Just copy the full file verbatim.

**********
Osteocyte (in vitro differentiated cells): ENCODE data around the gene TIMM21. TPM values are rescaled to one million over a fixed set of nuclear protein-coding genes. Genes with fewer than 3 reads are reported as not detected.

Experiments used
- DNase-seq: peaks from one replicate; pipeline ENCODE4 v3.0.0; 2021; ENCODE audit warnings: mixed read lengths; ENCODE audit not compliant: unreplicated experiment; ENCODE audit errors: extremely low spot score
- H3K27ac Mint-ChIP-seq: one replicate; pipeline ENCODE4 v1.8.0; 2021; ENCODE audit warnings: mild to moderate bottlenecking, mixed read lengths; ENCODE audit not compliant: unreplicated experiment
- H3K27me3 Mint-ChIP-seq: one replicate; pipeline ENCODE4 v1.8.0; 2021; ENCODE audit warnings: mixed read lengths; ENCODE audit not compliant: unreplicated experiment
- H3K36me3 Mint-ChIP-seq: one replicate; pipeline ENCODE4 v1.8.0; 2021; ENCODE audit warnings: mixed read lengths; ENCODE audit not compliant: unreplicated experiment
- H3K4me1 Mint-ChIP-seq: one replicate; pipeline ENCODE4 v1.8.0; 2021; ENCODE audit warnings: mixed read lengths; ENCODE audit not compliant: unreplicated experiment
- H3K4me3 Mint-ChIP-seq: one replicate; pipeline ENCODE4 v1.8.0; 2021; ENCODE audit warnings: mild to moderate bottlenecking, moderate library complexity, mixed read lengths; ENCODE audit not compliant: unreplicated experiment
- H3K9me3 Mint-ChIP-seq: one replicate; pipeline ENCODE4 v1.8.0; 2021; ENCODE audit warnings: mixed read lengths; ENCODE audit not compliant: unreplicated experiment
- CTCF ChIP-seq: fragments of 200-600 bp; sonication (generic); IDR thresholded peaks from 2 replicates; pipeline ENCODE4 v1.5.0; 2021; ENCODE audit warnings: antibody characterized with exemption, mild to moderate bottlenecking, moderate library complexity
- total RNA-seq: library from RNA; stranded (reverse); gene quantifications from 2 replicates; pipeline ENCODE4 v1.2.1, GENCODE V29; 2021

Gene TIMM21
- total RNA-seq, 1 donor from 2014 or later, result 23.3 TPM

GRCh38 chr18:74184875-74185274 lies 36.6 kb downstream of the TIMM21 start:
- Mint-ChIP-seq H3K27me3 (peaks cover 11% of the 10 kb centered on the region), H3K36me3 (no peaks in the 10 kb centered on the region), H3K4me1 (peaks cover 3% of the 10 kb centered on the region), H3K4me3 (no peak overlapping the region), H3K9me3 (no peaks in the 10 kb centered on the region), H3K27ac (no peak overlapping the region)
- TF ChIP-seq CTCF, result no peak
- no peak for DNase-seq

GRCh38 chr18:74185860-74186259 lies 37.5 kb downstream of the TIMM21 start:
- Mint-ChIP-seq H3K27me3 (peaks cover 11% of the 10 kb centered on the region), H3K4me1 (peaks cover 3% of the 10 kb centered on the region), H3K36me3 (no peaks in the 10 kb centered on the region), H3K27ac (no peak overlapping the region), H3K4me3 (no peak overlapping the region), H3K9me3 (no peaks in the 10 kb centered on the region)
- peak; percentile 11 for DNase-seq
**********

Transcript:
Osteocyte (in vitro differentiated cells): ENCODE data around the gene TIMM21. TPM values are rescaled to one million over a fixed set of nuclear protein-coding genes. Genes with fewer than 3 reads are reported as not detected.

Experiments used
- DNase-seq: peaks from one replicate; pipeline ENCODE4 v3.0.0; 2021; ENCODE audit warnings: mixed read lengths; ENCODE audit not compliant: unreplicated experiment; ENCODE audit errors: extremely low spot score
- H3K27ac Mint-ChIP-seq: one replicate; pipeline ENCODE4 v1.8.0; 2021; ENCODE audit warnings: mild to moderate bottlenecking, mixed read lengths; ENCODE audit not compliant: unreplicated experiment
- H3K27me3 Mint-ChIP-seq: one replicate; pipeline ENCODE4 v1.8.0; 2021; ENCODE audit warnings: mixed read lengths; ENCODE audit not compliant: unreplicated experiment
- H3K36me3 Mint-ChIP-seq: one replicate; pipeline ENCODE4 v1.8.0; 2021; ENCODE audit warnings: mixed read lengths; ENCODE audit not compliant: unreplicated experiment
- H3K4me1 Mint-ChIP-seq: one replicate; pipeline ENCODE4 v1.8.0; 2021; ENCODE audit warnings: mixed read lengths; ENCODE audit not compliant: unreplicated experiment
- H3K4me3 Mint-ChIP-seq: one replicate; pipeline ENCODE4 v1.8.0; 2021; ENCODE audit warnings: mild to moderate bottlenecking, moderate library complexity, mixed read lengths; ENCODE audit not compliant: unreplicated experiment
- H3K9me3 Mint-ChIP-seq: one replicate; pipeline ENCODE4 v1.8.0; 2021; ENCODE audit warnings: mixed read lengths; ENCODE audit not compliant: unreplicated experiment
- CTCF ChIP-seq: fragments of 200-600 bp; sonication (generic); IDR thresholded peaks from 2 replicates; pipeline ENCODE4 v1.5.0; 2021; ENCODE audit warnings: antibody characterized with exemption, mild to moderate bottlenecking, moderate library complexity
- total RNA-seq: library from RNA; stranded (reverse); gene quantifications from 2 replicates; pipeline ENCODE4 v1.2.1, GENCODE V29; 2021

Gene TIMM21
- total RNA-seq, 1 donor from 2014 or later, result 23.3 TPM

GRCh38 chr18:74184875-74185274 lies 36.6 kb downstream of the TIMM21 start:
- Mint-ChIP-seq H3K27me3 (peaks cover 11% of the 10 kb centered on the region), H3K36me3 (no peaks in the 10 kb centered on the region), H3K4me1 (peaks cover 3% of the 10 kb centered on the region), H3K4me3 (no peak overlapping the region), H3K9me3 (no peaks in the 10 kb centered on the region), H3K27ac (no peak overlapping the region)
- TF ChIP-seq CTCF, result no peak
- no peak for DNase-seq

GRCh38 chr18:74185860-74186259 lies 37.5 kb downstream of the TIMM21 start:
- Mint-ChIP-seq H3K27me3 (peaks cover 11% of the 10 kb centered on the region), H3K4me1 (peaks cover 3% of the 10 kb centered on the region), H3K36me3 (no peaks in the 10 kb centered on the region), H3K27ac (no peak overlapping the region), H3K4me3 (no peak overlapping the region), H3K9me3 (no peaks in the 10 kb centered on the region)
- peak; percentile 11 for DNase-seq